The University of Newcastle, Australia

Engineering a mechatronics career music to Alex’s ears

Wednesday, 26 September 2018

A love of technology and a passion for music has launched Alex Fairclough on an exciting trajectory.

Alex with guitar
Alex Fairclough

Even before he’d completed his engineering studies at the University of Newcastle, the 24-year-old lead guitarist of the band Zappo, became the co-creator of the Vector Drive guitar pedal, a sound effects processor now selling through his start-up company Z² DSP.

Mr Fairclough said he always knew he wanted to do something entrepreneurial, he just didn’t envisage it coming to fruition so soon.

“What it takes to go from having an idea that we talked about together to having a product on a shelf – it’s so much more work than I ever imagined, but it’s been so rewarding,” Mr Fairclough said.

“We’ve been working on the Vector Drive for a couple of years, working tirelessly on our algorithms to make sure it sounds the way we want, because musicians seek great tones from pedals to give them that special ‘something’ that can make them unique.

“Digital equipment never used to be good enough in the 80s and 90s as it always sounded really hollow. Now, finally the quality of digital gear is good enough, and if we create the right algorithms we can make it sound as natural and warm as the vintage amplifiers of the 1960s.”

After initially starting a Bachelor of Mechanical Engineering, Mr Fairclough discovered a love for mechatronics engineering - the synergy of electrical, computer and mechanical technologies that lead to new solutions to industrial problems.

“I’d always liked building things and my speciality was always with computers and technology, so I looked at mechatronics and decided to give that a shot. I fell in love with mechatronics as it gave me the motivation and drive I was looking for. It was the best decision I ever made,” Mr Fairclough said.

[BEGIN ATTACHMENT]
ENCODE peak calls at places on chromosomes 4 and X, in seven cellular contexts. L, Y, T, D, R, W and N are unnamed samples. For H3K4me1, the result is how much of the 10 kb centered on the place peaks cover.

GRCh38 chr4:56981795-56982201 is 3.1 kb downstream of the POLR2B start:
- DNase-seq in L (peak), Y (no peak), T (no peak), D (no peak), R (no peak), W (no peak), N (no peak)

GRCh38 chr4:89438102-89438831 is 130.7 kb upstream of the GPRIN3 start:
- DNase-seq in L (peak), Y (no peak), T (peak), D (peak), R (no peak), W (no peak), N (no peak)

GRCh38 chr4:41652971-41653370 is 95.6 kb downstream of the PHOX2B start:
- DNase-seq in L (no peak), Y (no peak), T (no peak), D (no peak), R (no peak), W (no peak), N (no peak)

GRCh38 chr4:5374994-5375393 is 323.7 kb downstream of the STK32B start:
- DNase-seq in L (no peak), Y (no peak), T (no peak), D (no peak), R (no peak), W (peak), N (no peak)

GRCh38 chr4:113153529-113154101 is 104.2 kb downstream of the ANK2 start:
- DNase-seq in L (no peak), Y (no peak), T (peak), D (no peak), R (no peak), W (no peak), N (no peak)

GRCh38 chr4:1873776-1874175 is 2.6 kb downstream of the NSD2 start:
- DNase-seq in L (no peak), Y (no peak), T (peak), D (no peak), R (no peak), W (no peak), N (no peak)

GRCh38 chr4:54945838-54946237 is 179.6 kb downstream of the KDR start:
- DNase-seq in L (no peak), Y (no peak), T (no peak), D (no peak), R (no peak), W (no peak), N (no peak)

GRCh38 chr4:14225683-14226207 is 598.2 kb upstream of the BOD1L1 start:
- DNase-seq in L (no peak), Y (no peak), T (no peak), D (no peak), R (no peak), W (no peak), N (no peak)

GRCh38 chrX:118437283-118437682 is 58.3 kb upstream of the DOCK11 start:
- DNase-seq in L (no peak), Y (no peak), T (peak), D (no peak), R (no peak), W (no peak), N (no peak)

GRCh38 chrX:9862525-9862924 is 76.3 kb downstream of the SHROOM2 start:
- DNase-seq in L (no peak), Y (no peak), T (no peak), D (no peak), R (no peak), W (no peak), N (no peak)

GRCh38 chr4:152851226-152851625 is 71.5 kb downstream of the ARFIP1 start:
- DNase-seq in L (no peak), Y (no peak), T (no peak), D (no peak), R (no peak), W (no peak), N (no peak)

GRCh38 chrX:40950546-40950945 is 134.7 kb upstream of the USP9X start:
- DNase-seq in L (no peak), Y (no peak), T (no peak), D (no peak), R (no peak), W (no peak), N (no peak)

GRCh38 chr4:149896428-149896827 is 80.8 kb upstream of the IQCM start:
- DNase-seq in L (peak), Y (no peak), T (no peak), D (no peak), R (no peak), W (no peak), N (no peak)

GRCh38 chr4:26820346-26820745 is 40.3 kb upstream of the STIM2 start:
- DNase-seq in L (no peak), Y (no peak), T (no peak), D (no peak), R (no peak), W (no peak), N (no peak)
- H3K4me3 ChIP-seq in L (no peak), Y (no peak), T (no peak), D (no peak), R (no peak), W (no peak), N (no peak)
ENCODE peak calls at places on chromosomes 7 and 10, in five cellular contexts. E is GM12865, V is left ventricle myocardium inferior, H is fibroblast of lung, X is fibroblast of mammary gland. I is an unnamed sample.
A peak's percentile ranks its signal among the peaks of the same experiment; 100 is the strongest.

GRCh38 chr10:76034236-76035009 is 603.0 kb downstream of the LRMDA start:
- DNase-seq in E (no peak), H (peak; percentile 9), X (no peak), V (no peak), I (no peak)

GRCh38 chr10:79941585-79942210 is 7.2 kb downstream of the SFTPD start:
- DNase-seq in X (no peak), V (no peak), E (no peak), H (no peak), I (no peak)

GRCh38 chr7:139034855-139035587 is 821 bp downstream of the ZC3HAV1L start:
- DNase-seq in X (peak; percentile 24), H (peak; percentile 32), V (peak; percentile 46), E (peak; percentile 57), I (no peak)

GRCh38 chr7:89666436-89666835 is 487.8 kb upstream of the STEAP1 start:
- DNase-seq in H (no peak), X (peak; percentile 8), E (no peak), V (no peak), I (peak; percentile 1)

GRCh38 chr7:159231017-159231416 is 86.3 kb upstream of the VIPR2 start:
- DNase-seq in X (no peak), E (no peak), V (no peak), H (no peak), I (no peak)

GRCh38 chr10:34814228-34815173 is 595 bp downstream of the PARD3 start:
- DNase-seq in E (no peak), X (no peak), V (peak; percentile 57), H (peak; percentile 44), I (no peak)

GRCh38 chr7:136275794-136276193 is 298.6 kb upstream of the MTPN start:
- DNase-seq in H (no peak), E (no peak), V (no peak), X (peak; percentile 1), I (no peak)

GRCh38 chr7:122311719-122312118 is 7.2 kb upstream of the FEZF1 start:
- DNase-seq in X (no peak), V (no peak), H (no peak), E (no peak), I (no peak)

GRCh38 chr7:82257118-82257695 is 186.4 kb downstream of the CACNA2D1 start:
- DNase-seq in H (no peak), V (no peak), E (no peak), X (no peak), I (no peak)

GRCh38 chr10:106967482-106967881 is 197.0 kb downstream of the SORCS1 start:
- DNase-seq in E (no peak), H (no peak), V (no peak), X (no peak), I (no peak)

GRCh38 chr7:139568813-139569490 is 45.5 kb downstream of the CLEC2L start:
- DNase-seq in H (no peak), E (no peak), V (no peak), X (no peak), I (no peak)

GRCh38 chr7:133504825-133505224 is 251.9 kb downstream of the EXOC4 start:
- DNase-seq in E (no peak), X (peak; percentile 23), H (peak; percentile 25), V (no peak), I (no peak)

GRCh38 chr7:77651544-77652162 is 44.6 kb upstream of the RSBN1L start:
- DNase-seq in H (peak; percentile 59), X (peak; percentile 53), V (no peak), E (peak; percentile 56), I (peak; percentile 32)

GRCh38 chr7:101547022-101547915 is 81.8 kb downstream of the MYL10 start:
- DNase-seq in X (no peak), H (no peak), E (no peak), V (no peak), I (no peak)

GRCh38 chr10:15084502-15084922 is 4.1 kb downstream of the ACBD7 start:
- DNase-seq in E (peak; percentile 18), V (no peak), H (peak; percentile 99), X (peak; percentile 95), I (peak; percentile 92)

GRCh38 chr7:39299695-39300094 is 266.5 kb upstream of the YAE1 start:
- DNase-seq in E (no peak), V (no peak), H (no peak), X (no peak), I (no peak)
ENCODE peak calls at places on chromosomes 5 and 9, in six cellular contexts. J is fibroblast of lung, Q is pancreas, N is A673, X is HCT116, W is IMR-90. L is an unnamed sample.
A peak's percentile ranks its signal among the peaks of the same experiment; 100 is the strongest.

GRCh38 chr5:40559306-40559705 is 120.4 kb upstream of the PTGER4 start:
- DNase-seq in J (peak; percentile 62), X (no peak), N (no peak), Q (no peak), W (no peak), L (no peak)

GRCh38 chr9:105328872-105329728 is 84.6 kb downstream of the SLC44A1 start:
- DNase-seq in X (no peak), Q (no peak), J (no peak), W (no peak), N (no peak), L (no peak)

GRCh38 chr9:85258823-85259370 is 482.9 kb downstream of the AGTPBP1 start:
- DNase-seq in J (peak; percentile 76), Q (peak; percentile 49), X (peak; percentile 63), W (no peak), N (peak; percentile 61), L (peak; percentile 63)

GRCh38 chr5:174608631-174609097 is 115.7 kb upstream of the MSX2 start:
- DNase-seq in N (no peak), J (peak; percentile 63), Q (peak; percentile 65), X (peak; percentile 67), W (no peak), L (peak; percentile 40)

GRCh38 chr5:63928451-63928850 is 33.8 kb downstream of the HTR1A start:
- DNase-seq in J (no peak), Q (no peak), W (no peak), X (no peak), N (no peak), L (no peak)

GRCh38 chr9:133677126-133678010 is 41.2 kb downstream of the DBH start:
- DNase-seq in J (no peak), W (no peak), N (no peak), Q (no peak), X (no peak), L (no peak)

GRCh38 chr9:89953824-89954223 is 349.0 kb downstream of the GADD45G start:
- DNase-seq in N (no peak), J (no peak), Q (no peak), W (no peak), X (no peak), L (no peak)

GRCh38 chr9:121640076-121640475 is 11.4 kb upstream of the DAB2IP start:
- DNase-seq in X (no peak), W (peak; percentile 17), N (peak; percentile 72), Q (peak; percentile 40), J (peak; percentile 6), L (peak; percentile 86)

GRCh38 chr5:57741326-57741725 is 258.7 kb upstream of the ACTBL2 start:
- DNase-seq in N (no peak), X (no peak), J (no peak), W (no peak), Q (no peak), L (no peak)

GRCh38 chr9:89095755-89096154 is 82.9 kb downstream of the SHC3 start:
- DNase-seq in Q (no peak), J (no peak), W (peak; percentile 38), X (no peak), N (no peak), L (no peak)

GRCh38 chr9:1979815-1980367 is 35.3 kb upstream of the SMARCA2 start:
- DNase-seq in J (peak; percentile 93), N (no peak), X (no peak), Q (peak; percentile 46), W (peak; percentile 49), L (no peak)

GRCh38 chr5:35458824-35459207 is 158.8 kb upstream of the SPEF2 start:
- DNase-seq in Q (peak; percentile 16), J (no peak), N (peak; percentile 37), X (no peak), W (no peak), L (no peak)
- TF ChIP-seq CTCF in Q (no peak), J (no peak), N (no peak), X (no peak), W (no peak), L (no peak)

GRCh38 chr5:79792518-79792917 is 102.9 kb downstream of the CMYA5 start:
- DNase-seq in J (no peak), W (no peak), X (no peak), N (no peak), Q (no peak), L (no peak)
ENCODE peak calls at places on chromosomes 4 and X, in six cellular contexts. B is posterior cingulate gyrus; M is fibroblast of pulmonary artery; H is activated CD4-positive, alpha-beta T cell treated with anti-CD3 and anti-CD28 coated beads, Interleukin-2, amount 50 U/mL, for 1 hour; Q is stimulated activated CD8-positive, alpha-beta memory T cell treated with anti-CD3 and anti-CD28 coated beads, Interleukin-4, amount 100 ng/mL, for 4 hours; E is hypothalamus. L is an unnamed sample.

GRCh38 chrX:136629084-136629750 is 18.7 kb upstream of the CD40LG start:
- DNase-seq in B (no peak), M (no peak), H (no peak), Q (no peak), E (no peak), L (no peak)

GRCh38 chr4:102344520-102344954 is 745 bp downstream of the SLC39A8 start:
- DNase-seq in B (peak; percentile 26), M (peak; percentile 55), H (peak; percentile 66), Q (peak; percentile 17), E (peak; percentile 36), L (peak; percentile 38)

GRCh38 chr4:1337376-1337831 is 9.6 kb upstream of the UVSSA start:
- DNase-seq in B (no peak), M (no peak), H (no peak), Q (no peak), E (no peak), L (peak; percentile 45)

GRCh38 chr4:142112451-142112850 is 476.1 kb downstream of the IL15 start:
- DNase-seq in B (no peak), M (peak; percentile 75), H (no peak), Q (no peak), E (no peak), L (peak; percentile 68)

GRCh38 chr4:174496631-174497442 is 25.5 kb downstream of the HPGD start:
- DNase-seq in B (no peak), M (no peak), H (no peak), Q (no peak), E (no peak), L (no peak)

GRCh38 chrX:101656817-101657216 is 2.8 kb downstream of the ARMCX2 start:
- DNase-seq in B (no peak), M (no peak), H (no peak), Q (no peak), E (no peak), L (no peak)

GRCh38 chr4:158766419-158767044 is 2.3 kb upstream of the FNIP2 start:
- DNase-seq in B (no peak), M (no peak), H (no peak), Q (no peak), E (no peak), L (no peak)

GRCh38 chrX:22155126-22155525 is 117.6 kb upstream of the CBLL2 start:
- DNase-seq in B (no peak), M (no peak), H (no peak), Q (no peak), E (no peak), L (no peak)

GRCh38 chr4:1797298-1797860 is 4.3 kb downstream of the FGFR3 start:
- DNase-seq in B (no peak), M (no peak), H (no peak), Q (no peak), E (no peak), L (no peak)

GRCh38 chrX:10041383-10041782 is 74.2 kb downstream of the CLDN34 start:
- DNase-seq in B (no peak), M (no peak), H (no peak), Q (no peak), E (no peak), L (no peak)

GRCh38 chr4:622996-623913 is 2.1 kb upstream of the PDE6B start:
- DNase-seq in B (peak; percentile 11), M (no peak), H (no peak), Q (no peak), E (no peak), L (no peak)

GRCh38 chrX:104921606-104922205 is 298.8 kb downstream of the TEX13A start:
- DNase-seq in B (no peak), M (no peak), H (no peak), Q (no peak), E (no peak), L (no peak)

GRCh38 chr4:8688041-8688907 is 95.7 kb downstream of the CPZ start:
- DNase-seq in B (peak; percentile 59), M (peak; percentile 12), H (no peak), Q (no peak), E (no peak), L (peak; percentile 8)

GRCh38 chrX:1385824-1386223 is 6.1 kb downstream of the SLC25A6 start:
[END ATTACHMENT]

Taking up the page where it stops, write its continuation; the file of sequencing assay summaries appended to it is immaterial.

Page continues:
He describes mechatronics as a speciality combining two parts – the ‘mecha’ (mechanical) and ‘tronics’ (electronics).

“Essentially mechatronics is the love child of the two, smashed together to produce exciting new things in the fields of automated robotics and cybernetics. Automation is about asking ‘how can we make some tasks easier to benefit society?’ It’s all about achieving things in the real world,” Mr Fairclough said.

Alex will graduate on Thursday, 27 September 2018 at 10am with aBachelor of Engineering (Honours) (Mechanical) / Bachelor of Engineering (Honours) (Mechatronics) with Honours Class I.

He is now also sharing his passion for mechatronics through teaching new students at the university.

“The content is something that I’m really passionate about. Teaching in this field is equally exciting as trying to think of and develop innovative solutions to some of the world’s problems. I’m considering pursuing a research career.”

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